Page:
Rayner: Schools will not be subjected to one-word grade

Shadow education secretary Angela Rayner says Labour will abolish Ofsted, university tuition fees and ‘spiralling cost of school uniforms’ while introducing free nursery education

angela rayner

Shadow education secretary Angela Rayner met with rapturous applause at the Labour Party conference this morning when she announced a Labour government would scrap Ofsted.

Ms Rayner said the inspectorate would be replaced with a new independent body and a new system of peer-review.

She said: “Schools will no longer be subjected to a one-word grade. 


News: What the new Ofsted inspection framework will look like in FE

Profile: Meet Sam Jones: Star teacher and FE research pioneer

Background: Ofsted reveals FE research reference group


“A new system of peer-review will deliver school improvement led by the experts in our schools who can achieve more working together for the common good.

"A new independent body will ensure that every provider, from nursery to colleges, delivers the education that will be the right of every citizen.”

Ms Rayner also said Labour would provide free nursery education for all two-, three- and four-year-olds.

She said: “This would not be childcare on the cheap to get parents back into work but an early education service led by professionals designed to develop the whole child.”

She also met with applause when she said Labour would end university tuition fees.

And she said there would be an end to the “spiralling cost of school uniforms” forcing parents into debt, which left children often in clothes that didn’t fit.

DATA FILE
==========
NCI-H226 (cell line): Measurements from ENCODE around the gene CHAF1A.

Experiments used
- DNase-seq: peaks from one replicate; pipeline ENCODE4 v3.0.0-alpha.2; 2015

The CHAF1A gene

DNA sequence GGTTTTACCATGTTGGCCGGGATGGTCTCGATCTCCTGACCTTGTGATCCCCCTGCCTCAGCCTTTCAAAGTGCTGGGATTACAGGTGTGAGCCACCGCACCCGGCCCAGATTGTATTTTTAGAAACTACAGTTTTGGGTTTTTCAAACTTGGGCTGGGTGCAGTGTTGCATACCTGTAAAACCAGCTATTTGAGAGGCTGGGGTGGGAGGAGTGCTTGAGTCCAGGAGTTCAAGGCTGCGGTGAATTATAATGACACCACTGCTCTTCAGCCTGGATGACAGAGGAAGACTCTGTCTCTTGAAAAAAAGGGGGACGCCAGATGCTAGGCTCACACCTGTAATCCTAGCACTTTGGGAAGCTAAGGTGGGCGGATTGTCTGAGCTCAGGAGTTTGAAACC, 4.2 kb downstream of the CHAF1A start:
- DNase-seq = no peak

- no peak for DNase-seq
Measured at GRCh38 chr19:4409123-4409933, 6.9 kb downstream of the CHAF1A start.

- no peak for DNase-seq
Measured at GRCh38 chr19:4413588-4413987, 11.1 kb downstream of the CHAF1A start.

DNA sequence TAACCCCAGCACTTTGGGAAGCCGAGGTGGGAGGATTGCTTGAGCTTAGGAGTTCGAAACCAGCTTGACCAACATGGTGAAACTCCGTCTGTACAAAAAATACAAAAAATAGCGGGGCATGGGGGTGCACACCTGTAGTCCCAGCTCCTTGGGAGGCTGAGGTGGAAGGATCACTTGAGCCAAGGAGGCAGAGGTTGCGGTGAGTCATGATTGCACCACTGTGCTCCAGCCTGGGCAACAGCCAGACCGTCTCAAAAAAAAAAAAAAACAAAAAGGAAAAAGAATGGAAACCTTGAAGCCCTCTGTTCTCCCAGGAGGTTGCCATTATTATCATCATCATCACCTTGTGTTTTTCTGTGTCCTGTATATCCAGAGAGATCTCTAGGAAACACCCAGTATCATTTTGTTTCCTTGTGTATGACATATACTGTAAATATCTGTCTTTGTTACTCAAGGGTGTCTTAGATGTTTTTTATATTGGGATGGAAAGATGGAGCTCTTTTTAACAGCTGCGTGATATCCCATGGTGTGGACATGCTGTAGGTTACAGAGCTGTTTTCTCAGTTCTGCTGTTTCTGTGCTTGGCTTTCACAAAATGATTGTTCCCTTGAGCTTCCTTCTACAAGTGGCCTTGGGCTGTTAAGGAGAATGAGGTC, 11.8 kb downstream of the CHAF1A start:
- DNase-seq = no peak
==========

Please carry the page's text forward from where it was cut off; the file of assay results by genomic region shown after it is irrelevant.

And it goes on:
Geoff Barton, general secretary of the Association of School and College Leaders, welcomed Labour’s recognition that Ofsted inspections were “in need of further reform”, but said the plan to replace Ofsted with a two-phase system led by local authorities was “a complicated answer”. 

He said: “It seems that local authorities would be responsible for first-phase ‘health checks’ and then an inspectorate, presumably not called Ofsted, would be responsible for more in-depth inspections, if needed. 

“Both tiers would require appropriate staffing, training and investment, as well as clarity about their respective roles and the trigger points for in-depth inspections.

“We all want an inspection system which works as well as possible, but the key to this is to look at how we judge performance fairly and consistently.

“This does not necessarily mean that we need to create new tiers of bureaucracy.”

 

 

 

Log in or register for FREE to continue reading.

It only takes a moment and you'll get access to more news, plus courses, jobs and teaching resources tailored to you